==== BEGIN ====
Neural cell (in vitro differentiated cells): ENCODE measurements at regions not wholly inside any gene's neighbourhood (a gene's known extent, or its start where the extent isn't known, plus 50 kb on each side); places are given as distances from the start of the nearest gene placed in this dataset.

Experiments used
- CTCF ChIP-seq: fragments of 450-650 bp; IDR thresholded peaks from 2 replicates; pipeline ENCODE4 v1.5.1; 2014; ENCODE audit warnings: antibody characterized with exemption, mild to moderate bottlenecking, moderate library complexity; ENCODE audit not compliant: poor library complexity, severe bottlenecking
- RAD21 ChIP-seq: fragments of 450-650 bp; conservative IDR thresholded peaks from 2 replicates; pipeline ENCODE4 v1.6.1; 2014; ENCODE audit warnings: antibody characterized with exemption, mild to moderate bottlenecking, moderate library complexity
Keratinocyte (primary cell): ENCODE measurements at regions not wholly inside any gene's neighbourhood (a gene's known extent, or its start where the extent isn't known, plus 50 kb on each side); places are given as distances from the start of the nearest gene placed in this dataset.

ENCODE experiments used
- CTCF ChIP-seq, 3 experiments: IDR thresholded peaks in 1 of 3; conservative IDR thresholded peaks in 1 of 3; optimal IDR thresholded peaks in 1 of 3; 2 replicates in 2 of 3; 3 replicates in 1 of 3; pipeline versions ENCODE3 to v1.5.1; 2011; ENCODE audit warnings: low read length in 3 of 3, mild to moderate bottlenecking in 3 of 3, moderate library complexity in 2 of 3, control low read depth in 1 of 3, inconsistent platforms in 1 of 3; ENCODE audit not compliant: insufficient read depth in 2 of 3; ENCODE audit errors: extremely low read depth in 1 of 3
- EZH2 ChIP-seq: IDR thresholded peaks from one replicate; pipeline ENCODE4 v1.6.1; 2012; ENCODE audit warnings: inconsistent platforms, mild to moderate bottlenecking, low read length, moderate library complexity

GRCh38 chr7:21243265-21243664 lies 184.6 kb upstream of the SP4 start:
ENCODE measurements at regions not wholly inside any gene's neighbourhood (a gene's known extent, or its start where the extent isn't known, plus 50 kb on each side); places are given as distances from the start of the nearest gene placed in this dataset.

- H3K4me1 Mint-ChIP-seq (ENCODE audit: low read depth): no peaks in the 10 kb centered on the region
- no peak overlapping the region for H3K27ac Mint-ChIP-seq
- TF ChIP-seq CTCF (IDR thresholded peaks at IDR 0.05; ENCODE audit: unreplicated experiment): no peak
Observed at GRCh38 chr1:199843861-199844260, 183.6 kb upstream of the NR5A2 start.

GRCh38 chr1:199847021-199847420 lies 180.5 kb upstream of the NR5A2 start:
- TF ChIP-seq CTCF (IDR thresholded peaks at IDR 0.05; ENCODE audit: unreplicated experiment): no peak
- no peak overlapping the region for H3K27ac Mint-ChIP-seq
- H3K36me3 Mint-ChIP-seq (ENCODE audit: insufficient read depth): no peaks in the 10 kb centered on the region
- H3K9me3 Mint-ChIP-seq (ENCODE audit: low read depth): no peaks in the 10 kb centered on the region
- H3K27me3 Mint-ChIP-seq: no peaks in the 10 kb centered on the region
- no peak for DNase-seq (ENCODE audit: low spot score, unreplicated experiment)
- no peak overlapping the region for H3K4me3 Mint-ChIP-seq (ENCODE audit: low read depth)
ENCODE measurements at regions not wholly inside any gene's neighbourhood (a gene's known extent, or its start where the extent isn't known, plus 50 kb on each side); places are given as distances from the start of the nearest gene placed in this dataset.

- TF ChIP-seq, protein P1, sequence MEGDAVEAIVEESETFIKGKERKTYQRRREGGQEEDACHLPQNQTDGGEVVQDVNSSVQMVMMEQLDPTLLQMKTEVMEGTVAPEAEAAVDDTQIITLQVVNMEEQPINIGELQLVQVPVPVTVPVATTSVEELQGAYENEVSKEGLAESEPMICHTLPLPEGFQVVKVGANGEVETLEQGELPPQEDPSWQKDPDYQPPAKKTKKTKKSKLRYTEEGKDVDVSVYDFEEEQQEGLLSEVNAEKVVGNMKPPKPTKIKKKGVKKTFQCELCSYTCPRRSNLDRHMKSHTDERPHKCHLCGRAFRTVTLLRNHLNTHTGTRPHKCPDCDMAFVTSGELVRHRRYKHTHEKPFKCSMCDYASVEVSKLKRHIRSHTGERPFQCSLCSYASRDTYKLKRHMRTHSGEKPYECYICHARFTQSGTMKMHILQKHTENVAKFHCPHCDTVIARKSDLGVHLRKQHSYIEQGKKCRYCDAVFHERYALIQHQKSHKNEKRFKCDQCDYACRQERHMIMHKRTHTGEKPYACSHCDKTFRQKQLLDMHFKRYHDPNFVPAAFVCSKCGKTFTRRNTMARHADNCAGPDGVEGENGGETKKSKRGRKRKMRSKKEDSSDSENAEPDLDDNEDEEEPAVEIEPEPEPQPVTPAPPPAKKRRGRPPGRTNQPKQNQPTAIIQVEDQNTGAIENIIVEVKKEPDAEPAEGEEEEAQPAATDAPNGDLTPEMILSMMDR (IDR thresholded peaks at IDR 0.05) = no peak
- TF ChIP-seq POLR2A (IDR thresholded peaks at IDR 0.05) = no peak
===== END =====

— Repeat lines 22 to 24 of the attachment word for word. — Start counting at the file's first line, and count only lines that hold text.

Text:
- no peak overlapping the region for H3K4me3 Mint-ChIP-seq (ENCODE audit: low read depth)
ENCODE measurements at regions not wholly inside any gene's neighbourhood (a gene's known extent, or its start where the extent isn't known, plus 50 kb on each side); places are given as distances from the start of the nearest gene placed in this dataset.

- TF ChIP-seq, protein P1, sequence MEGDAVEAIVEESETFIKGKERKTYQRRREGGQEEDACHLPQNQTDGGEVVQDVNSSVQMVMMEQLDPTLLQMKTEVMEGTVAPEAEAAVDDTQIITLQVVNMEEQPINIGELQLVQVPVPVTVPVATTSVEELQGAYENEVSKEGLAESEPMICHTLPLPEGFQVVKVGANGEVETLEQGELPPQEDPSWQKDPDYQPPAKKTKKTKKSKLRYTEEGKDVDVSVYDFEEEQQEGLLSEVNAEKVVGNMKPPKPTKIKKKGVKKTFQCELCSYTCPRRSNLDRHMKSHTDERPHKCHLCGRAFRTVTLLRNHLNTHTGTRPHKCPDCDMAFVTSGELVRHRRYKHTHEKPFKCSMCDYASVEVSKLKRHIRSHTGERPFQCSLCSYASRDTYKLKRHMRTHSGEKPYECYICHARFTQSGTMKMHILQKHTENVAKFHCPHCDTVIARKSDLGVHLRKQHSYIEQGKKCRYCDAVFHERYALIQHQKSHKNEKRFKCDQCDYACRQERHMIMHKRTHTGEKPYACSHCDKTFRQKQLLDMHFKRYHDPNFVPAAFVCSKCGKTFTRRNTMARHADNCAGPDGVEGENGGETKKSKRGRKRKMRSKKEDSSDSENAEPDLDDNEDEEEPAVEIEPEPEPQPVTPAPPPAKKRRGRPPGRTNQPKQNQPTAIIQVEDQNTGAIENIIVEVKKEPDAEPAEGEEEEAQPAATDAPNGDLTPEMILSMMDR (IDR thresholded peaks at IDR 0.05) = no peak